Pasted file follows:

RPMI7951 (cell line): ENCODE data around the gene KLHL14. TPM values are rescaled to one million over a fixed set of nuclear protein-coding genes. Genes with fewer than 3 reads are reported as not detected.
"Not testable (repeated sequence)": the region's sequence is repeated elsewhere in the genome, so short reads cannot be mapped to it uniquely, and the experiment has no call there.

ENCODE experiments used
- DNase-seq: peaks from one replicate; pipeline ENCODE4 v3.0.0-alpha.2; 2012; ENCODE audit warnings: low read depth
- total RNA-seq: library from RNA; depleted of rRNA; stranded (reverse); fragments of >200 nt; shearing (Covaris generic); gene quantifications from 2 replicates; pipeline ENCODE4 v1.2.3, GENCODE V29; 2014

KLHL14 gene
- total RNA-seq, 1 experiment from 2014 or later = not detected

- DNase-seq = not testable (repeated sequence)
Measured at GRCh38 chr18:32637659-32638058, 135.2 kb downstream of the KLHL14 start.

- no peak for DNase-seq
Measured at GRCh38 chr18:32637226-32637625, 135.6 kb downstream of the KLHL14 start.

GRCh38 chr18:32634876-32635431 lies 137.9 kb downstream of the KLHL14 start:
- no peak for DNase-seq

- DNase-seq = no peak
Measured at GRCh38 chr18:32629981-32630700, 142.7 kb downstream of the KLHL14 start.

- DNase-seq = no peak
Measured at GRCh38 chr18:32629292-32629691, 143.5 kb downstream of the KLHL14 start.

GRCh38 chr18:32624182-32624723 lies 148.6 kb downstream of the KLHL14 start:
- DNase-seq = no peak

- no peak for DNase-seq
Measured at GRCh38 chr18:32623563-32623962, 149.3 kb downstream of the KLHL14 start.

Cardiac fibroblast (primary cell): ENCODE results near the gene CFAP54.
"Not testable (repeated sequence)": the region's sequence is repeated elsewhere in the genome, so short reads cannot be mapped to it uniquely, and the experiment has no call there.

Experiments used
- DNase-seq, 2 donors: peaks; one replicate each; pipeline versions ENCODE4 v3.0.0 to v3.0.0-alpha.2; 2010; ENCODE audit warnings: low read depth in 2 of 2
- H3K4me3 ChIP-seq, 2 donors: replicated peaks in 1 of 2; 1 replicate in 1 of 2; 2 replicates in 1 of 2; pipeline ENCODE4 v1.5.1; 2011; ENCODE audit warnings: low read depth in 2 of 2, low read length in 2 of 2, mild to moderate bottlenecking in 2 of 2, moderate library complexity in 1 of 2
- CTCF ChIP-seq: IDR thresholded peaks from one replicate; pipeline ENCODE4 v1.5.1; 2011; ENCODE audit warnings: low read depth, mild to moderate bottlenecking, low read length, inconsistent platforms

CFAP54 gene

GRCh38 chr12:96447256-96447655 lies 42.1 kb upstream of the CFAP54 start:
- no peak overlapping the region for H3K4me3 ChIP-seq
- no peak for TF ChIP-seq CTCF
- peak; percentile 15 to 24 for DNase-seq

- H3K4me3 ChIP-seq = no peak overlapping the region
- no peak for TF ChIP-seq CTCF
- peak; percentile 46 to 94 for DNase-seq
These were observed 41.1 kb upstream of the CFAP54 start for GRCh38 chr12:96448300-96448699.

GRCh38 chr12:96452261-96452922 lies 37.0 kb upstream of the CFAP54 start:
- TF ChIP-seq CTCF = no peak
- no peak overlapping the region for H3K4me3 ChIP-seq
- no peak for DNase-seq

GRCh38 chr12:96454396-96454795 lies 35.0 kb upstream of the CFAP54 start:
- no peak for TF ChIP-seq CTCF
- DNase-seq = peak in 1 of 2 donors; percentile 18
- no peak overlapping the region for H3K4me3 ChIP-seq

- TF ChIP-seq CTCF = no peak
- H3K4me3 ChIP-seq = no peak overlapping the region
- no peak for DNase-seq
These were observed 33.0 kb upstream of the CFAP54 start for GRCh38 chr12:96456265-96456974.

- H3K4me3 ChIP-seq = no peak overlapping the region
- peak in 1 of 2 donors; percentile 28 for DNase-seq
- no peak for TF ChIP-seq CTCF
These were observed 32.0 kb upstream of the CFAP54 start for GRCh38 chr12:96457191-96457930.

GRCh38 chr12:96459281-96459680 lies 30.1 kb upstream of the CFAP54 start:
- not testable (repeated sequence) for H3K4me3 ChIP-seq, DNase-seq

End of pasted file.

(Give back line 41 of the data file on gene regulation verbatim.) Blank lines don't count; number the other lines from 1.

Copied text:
GRCh38 chr12:96454396-96454795 lies 35.0 kb upstream of the CFAP54 start: